Daily Reading for Saturday, October 13th, 2012
Reading 1, Galatians 3:22-29
24 So the Law was serving as a slave to look after us, to lead us to Christ, so that we could be justified by faith.
25 But now that faith has come we are no longer under a slave looking after us;
27 since every one of you that has been baptised has been clothed in Christ.
28 There can be neither Jew nor Greek, there can be neither slave nor freeman, there can be neither male nor female -- for you are all one in Christ Jesus.
29 And simply by being Christ's, you are that progeny of Abraham, the heirs named in the promise.
Responsorial Psalm, Psalms 105:2-3, 4-5, 6-7
2 Sing to him, make music for him, recount all his wonders!
3 Glory in his holy name, let the hearts that seek Yahweh rejoice!
4 Seek Yahweh and his strength, tirelessly seek his presence!
5 Remember the marvels he has done, his wonders, the judgements he has spoken.
7 He is Yahweh our God, his judgements touch the whole world.
Gospel, Luke 11:27-28
27 It happened that as he was speaking, a woman in the crowd raised her voice and said, 'Blessed the womb that bore you and the breasts that fed you!'
28 But he replied, 'More blessed still are those who hear the word of God and keep it!'
Reading 1, Exodus 19:1-2, 9-11, 16-20: 1 Three months to the day after leaving Egypt, the ... Responsorial Psalm, Daniel 3:52, 53, 54, 55, 56: 53 May you be blessed in the Temple of ... Gospel, Matthew 13:10-17: 10 Then the disciples went up to him and asked, 'Why do you talk ... continue readingMore Daily Readings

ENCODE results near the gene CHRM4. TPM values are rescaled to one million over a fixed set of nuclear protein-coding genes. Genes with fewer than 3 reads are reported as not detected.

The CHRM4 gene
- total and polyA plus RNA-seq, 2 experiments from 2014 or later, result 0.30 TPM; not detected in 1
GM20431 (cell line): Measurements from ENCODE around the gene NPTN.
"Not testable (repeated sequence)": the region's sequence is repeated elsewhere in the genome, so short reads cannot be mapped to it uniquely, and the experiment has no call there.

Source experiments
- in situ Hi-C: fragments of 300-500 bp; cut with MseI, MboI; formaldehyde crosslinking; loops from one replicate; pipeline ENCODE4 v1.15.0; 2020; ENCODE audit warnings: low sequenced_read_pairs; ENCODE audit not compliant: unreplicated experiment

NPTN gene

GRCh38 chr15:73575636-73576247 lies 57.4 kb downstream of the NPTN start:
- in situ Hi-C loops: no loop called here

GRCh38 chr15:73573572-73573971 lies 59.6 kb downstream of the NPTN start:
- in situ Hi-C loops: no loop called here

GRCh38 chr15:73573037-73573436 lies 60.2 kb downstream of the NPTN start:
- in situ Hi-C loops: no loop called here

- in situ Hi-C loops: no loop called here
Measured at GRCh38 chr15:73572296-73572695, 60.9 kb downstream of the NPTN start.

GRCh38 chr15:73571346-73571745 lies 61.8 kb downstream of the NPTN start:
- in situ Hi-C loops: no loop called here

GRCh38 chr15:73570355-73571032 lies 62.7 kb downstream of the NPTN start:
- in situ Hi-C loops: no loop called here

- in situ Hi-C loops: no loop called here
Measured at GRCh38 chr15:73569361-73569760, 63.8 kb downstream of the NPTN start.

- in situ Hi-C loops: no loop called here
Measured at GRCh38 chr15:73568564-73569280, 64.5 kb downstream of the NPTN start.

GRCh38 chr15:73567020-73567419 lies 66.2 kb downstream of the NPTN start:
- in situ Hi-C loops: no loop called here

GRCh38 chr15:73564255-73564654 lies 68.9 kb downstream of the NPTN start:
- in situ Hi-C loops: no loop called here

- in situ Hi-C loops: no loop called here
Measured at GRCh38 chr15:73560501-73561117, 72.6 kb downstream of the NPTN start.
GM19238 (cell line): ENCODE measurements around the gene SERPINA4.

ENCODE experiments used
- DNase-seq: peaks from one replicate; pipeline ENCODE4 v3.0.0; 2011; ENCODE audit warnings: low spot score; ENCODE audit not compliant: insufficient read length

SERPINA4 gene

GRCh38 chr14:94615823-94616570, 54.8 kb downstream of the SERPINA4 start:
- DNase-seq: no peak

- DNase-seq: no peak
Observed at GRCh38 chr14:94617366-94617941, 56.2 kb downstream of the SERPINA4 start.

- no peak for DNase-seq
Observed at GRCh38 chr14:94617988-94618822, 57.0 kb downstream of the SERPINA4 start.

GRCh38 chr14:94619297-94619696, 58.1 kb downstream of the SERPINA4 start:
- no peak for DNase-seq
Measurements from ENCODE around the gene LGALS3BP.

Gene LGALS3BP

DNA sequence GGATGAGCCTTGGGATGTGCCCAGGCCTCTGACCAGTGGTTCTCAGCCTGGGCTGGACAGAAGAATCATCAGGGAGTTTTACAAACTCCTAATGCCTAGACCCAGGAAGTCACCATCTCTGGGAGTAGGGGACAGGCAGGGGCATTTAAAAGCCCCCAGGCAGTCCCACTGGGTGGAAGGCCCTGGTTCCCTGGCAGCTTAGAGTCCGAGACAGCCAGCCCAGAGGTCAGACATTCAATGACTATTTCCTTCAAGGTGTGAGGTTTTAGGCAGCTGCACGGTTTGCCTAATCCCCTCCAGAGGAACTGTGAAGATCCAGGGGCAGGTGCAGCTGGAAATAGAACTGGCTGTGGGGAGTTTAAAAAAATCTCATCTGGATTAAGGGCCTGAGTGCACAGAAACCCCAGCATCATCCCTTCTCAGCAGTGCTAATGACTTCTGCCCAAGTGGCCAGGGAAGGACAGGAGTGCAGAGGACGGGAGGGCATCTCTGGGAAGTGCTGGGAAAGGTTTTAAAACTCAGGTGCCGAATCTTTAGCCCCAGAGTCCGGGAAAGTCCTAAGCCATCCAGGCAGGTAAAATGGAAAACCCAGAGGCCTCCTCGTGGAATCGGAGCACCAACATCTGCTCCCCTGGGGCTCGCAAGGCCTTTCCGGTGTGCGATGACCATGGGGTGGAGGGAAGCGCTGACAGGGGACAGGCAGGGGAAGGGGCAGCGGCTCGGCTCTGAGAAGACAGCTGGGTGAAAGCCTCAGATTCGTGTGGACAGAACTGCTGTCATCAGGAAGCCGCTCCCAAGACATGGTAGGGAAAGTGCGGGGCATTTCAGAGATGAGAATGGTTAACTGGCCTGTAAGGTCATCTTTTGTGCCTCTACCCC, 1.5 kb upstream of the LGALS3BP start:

The New Jerusalem Bible (NJB) is a Catholic translation of the Bible published in 1985. The New Jerusalem Bible (NJB) has become the most widely used Roman Catholic Bible outside of the United States. It has the imprimatur of Cardinal George Basil Hume.
Like its predecessor, the Jerusalem Bible, the New Jerusalem Bible (NJB) version is translated "directly from the Hebrew, Greek or Aramaic." The 1973 French translation, the Bible de Jerusalem, is followed only "where the text admits to more than one interpretation." Introductions and notes, with some modifications, are taken from the Bible de Jerusalem.
Source: The Very Reverend Dom (Joseph) Henry Wansbrough, OSB, MA (Oxon), STL (Fribourg), LSS (Rome), a monk of Ampleforth Abbey and a biblical scholar. He was General Editor of the New Jerusalem Bible. "New Jerusalem Bible, Regular Edition", pg. v.
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